A Canadian citizen was arrested in Seattle, Wash. after he was busted trying to hide firearms in a vehicle that he and an associate were planning to ship to Lebanon, according to a criminal complaint released by the U.S. Justice Department.
Nafez El Mir, a Canadian who lives in Lebanon, and Lebanese citizen Hicham Diab were arrested after they stuffed a grenade launcher, assault rifle kit and other weapons into the door panels and bumper spaces of an SUV, all in the presence of undercover agents from Homeland Security Investigations, a division of U.S. Immigration and Customs Enforcement (ICE).
It all started with a 2016 visit to Diab’s firearms store in the northern Lebanese city of Tripoli by an unidentified U.S. resident. Diab asked whether this person had access to firearms in America and would be willing to sell them.
Upon returning to America, the U.S. resident reached out to authorities to inform them of Diab’s interest in buying weapons from the U.S.
The person was enlisted as a confidential informant, and worked with authorities to place a number of phone calls to Diab to discuss the firearm smuggling plot.
In late October, over a year and a half after Diab began speaking with the informant, Canadian citizen El Mir was enlisted in the plot due to his supposed experience in concealing weapons inside auto panels.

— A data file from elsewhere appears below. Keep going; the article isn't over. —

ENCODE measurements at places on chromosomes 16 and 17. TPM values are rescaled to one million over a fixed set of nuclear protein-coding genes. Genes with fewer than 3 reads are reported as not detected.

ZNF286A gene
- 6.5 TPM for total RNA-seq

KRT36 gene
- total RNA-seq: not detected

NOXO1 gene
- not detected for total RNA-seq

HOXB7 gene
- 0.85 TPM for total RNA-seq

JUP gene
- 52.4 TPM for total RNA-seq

On Wednesday, Nov. 7, undercover agents lured Diab to a warehouse that they had stocked with an array of weapons including a grenade launcher, 20 Glock handguns, a Smith & Wesson .50 revolver, an FN Fiveseven pistol and an AR-15 assault rifle kit.
The following day, El Mir and Diab returned to the warehouse and started working to conceal the weapons inside door panels and bumper cavities of an SUV.
WATCH: About 100 guns smuggled via border-straddling library
El Mir is also alleged to have discussed how to ship the vehicle to Lebanon, and pondered whether a second vehicle might have been needed to hide all the weapons that were to be shipped.
The men were arrested as they exited the warehouse Thursday evening.
They face one count of conspiracy to violate the Arms Export Control Act, which carries a sentence of up to five years in prison.